This is a study of language and literacy in an ancient multi-lingual setting, Judaea in the years 63 B.C.E. - 136 C.E. It first surveys scholarly views on these topics, and then proposes a new method of investigating the questions raised: a study of the signed documents and letters discovered among the materials conventionally known as the "Bar Kokhba texts." The major sites where materials were discovered are reviewed, and the complex history of publication is examined for each site. The essential approach is that of "signature literacy," a well-established method for investigating the rates of literacy in societies of the past. The language of each signature is studied in relation to the language of the document to which it is attached, and analyzed to determine fluency of the writing. One thereby learns something about language knowledge and level of literacy for each signatory. In tandem with this approach significant efforts are made to elucidate the prosopography of the texts. A separate chapter considers the Bar Kokhba letters. The final chapter proposes a new understanding of the uses of Hebrew, Aramaic and Greek in Judaea during these years, and argues for particular levels of literacy for each tongue.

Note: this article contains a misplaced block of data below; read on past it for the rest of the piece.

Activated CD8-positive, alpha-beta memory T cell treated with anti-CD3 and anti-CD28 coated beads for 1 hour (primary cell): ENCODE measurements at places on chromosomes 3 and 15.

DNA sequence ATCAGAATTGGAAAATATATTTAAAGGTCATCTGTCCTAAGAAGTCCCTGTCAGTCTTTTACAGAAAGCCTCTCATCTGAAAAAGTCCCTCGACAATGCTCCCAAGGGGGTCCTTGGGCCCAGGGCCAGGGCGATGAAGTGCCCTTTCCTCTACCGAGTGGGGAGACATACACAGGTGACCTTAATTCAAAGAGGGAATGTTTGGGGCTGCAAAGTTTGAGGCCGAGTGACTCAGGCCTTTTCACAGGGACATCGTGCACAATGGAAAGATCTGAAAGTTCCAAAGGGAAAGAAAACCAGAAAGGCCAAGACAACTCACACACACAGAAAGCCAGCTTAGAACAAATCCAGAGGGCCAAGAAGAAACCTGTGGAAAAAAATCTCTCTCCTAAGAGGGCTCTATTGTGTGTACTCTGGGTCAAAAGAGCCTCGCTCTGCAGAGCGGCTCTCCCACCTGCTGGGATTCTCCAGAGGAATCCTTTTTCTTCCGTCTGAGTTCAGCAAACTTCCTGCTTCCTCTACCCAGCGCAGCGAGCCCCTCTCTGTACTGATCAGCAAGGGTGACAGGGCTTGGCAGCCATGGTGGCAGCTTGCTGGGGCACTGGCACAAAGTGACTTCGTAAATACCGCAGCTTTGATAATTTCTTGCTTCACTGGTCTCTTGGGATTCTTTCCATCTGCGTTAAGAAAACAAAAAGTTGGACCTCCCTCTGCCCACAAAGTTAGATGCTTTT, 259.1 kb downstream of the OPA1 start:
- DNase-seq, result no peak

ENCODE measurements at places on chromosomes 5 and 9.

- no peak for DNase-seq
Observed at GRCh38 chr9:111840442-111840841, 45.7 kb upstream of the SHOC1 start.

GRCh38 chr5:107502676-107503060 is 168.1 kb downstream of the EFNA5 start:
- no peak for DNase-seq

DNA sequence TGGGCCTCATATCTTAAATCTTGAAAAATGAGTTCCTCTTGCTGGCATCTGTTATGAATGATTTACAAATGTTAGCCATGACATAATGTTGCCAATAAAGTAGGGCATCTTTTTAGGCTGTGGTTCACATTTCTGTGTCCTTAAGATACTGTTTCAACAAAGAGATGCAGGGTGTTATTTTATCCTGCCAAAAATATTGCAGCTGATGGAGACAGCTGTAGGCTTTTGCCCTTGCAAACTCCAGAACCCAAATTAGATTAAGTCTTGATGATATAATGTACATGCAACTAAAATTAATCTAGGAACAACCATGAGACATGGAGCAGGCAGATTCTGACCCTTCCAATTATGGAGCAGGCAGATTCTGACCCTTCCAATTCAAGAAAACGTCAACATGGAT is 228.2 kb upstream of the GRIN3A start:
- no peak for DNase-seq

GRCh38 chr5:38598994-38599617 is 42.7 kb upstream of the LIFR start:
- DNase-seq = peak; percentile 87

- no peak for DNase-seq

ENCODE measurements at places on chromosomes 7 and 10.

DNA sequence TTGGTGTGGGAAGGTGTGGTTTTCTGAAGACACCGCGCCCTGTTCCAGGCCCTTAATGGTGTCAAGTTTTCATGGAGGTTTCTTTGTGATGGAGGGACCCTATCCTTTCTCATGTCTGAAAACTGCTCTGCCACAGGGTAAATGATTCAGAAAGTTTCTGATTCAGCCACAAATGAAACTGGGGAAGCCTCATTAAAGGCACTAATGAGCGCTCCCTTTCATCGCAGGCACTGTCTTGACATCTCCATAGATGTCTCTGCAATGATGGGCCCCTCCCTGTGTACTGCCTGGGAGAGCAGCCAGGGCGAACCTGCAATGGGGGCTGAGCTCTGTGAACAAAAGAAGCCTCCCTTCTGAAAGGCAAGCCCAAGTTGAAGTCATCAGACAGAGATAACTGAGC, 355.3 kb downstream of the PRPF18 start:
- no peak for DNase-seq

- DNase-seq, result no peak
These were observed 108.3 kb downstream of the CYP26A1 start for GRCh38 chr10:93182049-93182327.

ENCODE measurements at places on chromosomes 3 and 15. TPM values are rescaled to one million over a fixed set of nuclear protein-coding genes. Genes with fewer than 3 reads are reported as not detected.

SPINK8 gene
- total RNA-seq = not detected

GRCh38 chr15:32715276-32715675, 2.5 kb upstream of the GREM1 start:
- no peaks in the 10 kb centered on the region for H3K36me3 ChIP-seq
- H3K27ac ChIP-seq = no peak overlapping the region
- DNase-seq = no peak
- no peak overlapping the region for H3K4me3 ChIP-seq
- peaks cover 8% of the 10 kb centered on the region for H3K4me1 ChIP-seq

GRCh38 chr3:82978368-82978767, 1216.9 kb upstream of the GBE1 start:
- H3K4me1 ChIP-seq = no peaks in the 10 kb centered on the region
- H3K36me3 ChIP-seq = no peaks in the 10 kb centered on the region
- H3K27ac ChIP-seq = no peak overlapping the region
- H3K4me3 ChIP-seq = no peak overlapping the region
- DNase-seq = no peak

University of Minnesota Ph.D. dissertation. October 2012. Major: Classics. Advisor: George A. Sheets. 1 computer file (PDF); iv, 597 pages.
Wise, Michael Owen.
Language and literacy in Roman Judaea: a study of the Bar Kokhba documents.
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